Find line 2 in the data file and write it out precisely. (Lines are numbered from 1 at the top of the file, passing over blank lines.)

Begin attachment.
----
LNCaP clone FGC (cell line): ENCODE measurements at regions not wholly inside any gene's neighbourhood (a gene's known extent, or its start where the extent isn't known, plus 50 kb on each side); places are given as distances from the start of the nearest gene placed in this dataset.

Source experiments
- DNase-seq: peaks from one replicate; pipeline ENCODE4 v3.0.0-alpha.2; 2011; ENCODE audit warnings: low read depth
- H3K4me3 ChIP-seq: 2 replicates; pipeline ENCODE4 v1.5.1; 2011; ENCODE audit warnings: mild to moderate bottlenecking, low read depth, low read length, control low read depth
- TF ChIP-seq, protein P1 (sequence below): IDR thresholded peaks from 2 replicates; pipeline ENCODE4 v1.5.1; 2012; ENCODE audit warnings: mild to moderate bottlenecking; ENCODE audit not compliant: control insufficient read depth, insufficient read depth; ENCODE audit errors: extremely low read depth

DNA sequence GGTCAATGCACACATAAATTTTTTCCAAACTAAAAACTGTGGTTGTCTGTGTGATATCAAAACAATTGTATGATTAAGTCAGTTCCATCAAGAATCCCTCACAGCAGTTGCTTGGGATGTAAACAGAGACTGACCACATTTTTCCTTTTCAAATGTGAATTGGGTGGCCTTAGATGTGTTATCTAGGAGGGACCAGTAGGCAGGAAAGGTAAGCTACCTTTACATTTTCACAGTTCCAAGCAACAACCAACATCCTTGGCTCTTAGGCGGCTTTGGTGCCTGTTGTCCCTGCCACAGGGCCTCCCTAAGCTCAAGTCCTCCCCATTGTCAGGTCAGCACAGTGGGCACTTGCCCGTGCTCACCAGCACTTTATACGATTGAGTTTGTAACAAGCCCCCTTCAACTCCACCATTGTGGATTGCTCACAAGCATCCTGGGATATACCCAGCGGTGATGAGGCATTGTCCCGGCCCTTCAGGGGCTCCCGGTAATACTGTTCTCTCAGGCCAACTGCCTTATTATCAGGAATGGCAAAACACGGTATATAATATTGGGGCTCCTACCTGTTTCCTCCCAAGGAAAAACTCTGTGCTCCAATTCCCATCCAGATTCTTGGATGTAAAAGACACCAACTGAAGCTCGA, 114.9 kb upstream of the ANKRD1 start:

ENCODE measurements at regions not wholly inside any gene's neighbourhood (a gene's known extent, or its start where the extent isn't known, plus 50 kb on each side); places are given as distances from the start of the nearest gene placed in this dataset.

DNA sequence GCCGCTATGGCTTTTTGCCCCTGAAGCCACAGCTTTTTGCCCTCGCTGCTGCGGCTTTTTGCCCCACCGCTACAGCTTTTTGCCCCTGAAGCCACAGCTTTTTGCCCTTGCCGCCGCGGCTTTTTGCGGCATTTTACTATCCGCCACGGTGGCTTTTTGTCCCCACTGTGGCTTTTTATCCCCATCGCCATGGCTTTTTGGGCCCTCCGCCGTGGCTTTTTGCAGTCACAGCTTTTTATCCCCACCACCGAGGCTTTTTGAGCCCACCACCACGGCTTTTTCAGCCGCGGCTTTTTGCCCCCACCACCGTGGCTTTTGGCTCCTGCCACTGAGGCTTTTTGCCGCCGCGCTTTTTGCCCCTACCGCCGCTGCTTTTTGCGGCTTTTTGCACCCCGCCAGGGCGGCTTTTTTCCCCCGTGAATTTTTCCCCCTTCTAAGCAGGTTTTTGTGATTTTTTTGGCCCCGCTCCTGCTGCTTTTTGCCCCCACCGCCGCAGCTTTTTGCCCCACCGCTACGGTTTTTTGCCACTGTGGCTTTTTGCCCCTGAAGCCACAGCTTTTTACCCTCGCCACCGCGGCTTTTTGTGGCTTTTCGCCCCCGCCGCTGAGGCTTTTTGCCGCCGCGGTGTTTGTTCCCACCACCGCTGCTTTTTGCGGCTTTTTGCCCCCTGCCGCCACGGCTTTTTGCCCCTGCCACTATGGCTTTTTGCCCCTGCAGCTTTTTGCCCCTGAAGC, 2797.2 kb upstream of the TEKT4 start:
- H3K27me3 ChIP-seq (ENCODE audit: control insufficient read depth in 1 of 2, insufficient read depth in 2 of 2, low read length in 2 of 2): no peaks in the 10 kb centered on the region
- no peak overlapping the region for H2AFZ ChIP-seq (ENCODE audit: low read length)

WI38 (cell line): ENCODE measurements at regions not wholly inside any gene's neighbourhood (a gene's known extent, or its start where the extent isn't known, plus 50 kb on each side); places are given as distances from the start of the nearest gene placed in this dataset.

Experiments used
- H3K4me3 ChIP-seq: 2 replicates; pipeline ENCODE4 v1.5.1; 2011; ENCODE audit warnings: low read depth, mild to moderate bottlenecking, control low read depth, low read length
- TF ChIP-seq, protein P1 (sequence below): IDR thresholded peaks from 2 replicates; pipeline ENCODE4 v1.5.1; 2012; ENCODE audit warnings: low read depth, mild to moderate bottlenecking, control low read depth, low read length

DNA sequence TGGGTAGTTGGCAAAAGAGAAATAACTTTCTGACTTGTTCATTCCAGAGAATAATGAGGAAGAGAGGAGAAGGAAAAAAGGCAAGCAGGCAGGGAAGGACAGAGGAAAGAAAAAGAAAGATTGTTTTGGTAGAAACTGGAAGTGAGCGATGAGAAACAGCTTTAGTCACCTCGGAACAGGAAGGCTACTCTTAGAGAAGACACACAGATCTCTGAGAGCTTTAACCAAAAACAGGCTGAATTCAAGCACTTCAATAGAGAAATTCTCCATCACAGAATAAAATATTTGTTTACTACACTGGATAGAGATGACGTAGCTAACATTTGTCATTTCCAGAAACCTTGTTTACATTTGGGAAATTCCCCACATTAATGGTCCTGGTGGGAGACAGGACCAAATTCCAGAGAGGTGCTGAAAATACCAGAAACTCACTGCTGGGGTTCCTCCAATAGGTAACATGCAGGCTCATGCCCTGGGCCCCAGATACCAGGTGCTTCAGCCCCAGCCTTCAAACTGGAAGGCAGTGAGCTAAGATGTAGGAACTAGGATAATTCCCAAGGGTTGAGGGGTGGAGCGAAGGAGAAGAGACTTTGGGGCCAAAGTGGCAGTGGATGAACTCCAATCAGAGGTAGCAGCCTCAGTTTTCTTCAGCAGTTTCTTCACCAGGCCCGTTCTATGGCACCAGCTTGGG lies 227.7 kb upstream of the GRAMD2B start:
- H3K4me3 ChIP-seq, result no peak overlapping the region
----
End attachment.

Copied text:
Source experiments